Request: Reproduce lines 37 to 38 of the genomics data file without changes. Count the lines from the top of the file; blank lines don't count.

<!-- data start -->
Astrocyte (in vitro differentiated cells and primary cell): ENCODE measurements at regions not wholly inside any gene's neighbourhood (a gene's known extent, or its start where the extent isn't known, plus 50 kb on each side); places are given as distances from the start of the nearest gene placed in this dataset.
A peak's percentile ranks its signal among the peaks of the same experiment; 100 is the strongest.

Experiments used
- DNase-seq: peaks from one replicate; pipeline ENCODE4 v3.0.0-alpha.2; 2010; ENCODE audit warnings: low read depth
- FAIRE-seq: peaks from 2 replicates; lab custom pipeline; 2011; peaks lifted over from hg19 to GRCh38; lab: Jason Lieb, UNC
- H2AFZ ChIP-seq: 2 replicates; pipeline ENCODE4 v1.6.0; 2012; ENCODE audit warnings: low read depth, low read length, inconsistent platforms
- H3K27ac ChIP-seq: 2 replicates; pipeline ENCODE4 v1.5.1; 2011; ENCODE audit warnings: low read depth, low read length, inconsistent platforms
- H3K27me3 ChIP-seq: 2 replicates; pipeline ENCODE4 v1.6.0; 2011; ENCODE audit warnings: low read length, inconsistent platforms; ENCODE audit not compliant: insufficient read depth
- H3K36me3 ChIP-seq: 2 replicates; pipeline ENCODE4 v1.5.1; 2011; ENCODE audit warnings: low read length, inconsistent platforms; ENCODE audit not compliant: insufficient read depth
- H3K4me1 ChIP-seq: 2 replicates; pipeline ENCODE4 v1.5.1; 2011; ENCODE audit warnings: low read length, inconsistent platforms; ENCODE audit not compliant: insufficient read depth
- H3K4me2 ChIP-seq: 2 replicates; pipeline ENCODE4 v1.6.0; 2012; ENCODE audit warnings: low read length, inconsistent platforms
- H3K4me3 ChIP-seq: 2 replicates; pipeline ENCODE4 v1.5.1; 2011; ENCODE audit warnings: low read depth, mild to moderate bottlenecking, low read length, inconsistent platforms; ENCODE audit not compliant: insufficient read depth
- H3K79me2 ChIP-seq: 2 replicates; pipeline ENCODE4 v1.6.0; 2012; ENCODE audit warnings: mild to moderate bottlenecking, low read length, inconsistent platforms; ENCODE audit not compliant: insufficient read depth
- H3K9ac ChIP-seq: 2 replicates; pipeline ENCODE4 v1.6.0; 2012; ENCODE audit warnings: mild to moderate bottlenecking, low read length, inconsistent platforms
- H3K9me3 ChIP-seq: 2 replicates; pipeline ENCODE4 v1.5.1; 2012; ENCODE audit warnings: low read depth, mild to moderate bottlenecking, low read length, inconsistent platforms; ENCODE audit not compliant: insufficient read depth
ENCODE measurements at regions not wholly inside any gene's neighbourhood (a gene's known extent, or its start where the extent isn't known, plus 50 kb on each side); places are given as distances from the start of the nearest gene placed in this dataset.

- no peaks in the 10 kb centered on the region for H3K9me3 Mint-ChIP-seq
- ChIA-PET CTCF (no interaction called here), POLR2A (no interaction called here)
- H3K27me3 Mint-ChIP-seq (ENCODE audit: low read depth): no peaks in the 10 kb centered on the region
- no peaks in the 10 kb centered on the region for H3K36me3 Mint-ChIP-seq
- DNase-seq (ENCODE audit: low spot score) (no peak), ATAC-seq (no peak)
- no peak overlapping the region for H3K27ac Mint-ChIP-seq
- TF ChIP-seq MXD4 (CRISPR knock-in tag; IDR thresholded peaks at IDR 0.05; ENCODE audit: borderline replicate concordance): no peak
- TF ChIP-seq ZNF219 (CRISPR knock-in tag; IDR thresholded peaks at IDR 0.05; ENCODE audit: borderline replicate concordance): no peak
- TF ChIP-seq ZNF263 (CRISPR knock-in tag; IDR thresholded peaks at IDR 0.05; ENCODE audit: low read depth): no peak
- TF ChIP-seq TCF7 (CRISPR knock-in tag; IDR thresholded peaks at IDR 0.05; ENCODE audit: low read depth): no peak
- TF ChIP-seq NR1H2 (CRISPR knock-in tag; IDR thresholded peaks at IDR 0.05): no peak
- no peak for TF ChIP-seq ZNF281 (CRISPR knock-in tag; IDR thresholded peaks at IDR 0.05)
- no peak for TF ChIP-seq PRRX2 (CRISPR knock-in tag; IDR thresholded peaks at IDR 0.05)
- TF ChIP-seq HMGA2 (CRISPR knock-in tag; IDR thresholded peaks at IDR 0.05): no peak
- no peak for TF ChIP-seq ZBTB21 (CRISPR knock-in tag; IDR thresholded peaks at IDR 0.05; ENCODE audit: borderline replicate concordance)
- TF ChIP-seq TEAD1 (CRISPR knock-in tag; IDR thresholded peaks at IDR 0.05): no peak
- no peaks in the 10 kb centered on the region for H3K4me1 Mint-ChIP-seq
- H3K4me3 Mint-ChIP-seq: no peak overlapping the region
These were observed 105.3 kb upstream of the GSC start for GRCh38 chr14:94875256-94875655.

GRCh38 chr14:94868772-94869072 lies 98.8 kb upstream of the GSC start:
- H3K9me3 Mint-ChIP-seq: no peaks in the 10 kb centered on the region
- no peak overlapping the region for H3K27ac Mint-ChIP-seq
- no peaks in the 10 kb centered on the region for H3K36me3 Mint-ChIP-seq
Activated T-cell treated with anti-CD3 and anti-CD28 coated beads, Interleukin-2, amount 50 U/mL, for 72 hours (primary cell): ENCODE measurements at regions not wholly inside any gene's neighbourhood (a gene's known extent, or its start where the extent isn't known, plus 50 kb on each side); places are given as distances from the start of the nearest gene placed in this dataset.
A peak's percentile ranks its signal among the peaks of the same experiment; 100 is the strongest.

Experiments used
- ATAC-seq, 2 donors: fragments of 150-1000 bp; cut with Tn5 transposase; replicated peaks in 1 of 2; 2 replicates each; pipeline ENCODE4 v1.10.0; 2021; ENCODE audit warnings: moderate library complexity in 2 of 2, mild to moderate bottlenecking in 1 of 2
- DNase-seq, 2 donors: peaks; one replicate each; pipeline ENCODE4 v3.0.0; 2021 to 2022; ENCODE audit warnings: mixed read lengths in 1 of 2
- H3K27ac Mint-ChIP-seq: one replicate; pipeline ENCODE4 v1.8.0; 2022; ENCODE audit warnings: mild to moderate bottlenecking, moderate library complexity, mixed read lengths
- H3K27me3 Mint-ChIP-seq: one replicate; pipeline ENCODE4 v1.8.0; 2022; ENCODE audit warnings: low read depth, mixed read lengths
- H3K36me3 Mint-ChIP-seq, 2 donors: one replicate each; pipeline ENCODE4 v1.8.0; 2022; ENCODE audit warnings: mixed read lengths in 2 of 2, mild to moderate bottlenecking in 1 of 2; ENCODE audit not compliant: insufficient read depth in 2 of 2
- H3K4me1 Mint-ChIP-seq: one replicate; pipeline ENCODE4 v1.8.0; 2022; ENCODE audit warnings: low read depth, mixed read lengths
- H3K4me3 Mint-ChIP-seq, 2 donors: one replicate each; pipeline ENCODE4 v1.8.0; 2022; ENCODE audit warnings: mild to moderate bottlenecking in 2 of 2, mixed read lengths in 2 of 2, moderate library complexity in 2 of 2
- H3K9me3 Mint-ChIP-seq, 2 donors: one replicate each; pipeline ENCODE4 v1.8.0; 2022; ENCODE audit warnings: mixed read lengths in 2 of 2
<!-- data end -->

- H3K9me3 Mint-ChIP-seq: no peaks in the 10 kb centered on the region
- no peak overlapping the region for H3K27ac Mint-ChIP-seq